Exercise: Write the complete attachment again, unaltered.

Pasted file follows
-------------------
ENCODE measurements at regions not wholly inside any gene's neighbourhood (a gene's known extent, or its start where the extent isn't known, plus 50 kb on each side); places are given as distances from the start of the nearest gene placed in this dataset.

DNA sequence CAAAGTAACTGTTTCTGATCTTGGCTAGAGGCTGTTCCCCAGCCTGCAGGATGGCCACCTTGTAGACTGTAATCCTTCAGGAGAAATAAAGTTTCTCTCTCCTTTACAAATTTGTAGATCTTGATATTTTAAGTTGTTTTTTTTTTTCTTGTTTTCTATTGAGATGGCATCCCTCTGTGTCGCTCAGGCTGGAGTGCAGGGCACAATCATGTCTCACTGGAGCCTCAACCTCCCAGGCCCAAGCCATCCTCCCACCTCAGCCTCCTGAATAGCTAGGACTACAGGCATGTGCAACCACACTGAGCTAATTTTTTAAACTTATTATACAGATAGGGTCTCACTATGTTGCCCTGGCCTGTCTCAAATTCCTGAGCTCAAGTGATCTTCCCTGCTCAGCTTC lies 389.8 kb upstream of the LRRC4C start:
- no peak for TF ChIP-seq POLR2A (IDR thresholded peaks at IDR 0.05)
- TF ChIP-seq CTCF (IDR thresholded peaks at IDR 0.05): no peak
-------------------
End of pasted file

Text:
ENCODE measurements at regions not wholly inside any gene's neighbourhood (a gene's known extent, or its start where the extent isn't known, plus 50 kb on each side); places are given as distances from the start of the nearest gene placed in this dataset.

DNA sequence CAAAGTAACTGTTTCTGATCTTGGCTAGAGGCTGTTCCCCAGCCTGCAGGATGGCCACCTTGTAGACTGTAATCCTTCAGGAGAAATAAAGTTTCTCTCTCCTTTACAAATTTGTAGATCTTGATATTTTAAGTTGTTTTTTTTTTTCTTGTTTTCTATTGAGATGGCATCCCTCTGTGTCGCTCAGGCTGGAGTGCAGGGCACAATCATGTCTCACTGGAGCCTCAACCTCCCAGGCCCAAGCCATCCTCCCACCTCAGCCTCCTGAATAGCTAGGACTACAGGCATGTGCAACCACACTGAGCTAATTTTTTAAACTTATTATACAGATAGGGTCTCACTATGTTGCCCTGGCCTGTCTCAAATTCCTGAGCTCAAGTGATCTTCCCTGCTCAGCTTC lies 389.8 kb upstream of the LRRC4C start:
- no peak for TF ChIP-seq POLR2A (IDR thresholded peaks at IDR 0.05)
- TF ChIP-seq CTCF (IDR thresholded peaks at IDR 0.05): no peak